While perhaps I might have considered having children if such techniques had been available ten or twenty years ago, the truth is that at this point I'd damn well settle for normal vaginal length. And it bugs me that teams of doctors could be assembled at a cost of thousands of pounds to treat this woman and zero dollars seems to be spent perfecting vaginoplasty options... It is so @#$%^&* frustrating to still not have this resolved!!
OK, I'm off my soap box. I guess it's just that advances in fertility treatments kinda frost me when we didn't get so much as the truth from our doctors, never mind an ounce of psychological or emotional support.
Ref. 1: See Fertility Advances in ALIAS No. 7, Spring 1997 where he was said to be in Chicago.
A team of French, Spanish and Italian fertility experts reported [Ref. 1] that an infertile womans genetic make-up can be introduced into a donated egg so that the resulting child carries her genes rather than the donors. [Ref. 2] A woman who is unable to make eggs can thus reprogram donor eggs with the genetic material from any of her own body cells to effectively create her own eggs. The technique is known as membrane fusion and parts of it resemble the methodology used to clone Dolly the sheep. [Ref. 3]
The teams leader, Dr. Jan Tesarik from Paris, said that no attempt had been made to fertilize the experimentally reconstituted eggs because the creation of human embryos (fertilized eggs) for research is banned in France and Spain, and strictly regulated in Italy. One of the team, Dr. Peter Nagy, is already working in Brazil where ethical guidelines allow such studies and says it would be possible to use the technique on patients there by the end of the year. Use of the method in Europe would probably take longer because of the need to get ethical agreement.
Ref. 1: Tesarik J., Nagy Z.P., Mendoza C., and Greco E: Chemically and mechanically induced membrane fusion: non-activating methods for nuclear transfer in mature human oocytes. Human Reproduction 2000 May; 15(5):1149-54. (Laboratoire d'Eylau, 55 rue Saint-Didier, 75116 Paris, France, MAR & Molecular Assisted Reproduction and Genetics, Granada, Spain, CIVTE, Centre of Insemination In Vitro and Embryo Transfer, Sevilla, Spain, Centre for Reproductive Medicine, European Hos.)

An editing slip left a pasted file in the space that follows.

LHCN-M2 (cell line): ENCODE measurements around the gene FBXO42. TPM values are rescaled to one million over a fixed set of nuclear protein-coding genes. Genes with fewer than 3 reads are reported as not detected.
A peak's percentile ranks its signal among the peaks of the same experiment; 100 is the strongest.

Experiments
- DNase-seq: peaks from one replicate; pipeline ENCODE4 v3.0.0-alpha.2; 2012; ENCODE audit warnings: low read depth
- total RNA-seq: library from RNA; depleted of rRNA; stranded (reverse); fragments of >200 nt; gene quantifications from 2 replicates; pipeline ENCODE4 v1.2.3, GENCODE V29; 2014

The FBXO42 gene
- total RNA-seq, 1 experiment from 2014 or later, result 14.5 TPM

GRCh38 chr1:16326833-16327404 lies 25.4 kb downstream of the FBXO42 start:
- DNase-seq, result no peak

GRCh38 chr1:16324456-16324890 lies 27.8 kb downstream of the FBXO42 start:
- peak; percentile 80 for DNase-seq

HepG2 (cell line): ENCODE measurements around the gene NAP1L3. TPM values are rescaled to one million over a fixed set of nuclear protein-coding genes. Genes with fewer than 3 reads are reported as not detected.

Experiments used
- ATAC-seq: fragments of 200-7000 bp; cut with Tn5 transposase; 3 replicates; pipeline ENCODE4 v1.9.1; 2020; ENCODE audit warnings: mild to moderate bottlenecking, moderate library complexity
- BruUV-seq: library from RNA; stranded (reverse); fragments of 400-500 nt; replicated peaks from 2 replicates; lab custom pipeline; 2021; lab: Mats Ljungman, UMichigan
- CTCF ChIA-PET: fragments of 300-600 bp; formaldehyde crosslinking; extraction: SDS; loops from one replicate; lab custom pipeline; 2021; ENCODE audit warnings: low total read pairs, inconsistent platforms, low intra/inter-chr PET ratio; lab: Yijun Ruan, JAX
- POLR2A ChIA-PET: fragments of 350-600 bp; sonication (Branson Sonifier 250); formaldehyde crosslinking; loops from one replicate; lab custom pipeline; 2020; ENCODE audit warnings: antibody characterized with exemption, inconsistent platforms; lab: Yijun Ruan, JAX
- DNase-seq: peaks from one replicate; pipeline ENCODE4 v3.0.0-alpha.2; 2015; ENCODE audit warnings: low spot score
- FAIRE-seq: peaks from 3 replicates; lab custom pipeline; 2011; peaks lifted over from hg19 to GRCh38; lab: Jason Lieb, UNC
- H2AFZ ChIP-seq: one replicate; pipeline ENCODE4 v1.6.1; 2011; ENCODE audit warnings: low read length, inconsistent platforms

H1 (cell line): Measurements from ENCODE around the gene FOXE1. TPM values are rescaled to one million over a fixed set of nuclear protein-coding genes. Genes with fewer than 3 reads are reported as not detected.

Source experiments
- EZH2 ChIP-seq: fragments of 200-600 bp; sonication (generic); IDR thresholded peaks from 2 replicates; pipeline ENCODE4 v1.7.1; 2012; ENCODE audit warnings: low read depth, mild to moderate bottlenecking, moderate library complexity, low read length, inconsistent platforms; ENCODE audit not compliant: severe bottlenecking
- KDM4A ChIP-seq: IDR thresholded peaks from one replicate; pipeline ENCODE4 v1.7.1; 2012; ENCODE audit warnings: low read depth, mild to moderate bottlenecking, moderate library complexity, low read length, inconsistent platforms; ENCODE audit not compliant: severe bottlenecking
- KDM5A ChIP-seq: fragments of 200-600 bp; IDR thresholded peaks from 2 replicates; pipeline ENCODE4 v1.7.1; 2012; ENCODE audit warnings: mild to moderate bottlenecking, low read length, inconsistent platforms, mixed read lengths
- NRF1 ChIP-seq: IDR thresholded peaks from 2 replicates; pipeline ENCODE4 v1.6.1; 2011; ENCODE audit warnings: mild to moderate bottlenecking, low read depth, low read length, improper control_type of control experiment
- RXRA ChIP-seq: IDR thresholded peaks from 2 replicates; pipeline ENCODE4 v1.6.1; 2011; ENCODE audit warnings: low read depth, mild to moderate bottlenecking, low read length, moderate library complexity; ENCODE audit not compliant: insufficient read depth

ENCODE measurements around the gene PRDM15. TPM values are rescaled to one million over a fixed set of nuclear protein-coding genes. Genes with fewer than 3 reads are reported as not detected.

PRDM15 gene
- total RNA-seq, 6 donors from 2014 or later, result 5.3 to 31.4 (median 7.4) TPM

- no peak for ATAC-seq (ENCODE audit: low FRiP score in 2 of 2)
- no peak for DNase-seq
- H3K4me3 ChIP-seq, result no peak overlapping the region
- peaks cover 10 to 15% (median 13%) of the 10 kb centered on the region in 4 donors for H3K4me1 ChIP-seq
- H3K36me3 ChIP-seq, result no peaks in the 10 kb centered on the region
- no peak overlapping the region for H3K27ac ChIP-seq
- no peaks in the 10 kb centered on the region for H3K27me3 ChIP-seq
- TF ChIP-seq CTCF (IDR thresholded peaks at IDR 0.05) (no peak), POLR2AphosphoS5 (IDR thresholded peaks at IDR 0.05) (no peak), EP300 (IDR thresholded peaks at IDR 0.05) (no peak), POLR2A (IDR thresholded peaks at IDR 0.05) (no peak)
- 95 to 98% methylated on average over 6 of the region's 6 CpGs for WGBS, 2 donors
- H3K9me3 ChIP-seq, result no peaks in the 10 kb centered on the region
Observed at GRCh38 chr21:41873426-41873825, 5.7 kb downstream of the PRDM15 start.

Ref. 1: Reported (with diagrams of the technique) in The Daily Telegraph, Thursday April 27th. Go to http://www.telegraph.co.uk and do a search (at foot of page) on Tesarik.
Ref. 3: See also Half-cloning in
ALIAS No. 16, Spring 2000.
[Further coverage of fertility issues can be found in ALIAS Nos, 18, 19, 20, 21 and 22 (not yet summarized here).]
Time and resources have not allowed us to keep this page updated as much as we'd like. To quickly summarise the current situation, we reproduce here a section from the 2010 paper by Berra et al:
Coordination of fertility options for women with DSD requires both knowledge of the potential for each individual but also of the provision of unusual fertility services. In the UK the three main choices for starting a family come under different agencies. Adoption comes under the auspices of social services, ovum donation is often provided by private fertility clinics and surrogacy is supported by a voluntary organizations (see Internet Resources [below]).
Preparation for fertility may start with a clinical psychology assessment working through the plans and wishes of each individual. A fertility specialist is required to describe the practicalities of each option. Support groups are [a] very helpful source of user information with forums passing on up to date experiences. Women with no uterus will usually choose between surrogacy and adoption.
Women with gonadal dysgenesis and a normal uterus may consider ovum donation. While ovum donation is available in the UK sometimes as part of the NHS fertility services, the rate limiting step is the availability of donates oocytes. In order to circumvent any delay, many couples choose to enroll with clinics in Europe, India or North America w[h]ere supplies of oocytes are less restricted. Successful pregnancies after egg donation in women with 46XY gonadal dysgenesis are still to[o] few to be certain of success rates (Siddique et al, Plante et al, Kan et al, Selvaraj et al). Although [the] rate of Caesarean Section may be increased (Cornet et al), normal term vaginal delivery has been reported (Siddique et al).
- AISSG Androgen Insensitivity Syndrome Support Group
- COTS Childness Overcome Through Surrogacy, Surrogacy UK and HFEA Human Fertilisation Embryology Authority (see Links to Other Sites)
- Daisy Network Premature Menopause Support Group (see Links to Other Sites)
AISSG group meetings continue to discuss issues such as adoption and it is planned to have expert speakers on the topic at future meetings.
Berra, M., Liao, L-M., Creighton, S. and Conway, G.S: 'Long-term health issues of women with XY karyotype'. Maturitas 65(2), 172-178 (2010).
Siddique H, Daggett P, Artley K: 'Successful term vaginal delivery in a 46,XY woman'. Int J Gynaecol Obstet 101:298–9 (2008).
Plante B.J, Fritz M.A: 'A case report of successful pregnancy in a patient with pure 46, XY gonadal dysgenesis'. Fertil Steril 90:2015 (2008).
Kan A.K, Abdalla H.I, Oskarsson T: 'Two successful pregnancies in a 46, XY patient'. Hum Reprod 12:1434–5 (1997).
Selvaraj K, Ganesh V, Selvaraj P: 'Successful pregnancy in a patient with a 46,XY karyotype'. Fertil Steril 78:419–20 (2002).
Cornet D, Alvarez S, Antoine J.M, et al: 'Pregnancies following ovum donation in gonadal dysgenesis'. Hum Reprod 5:291–3 (1990).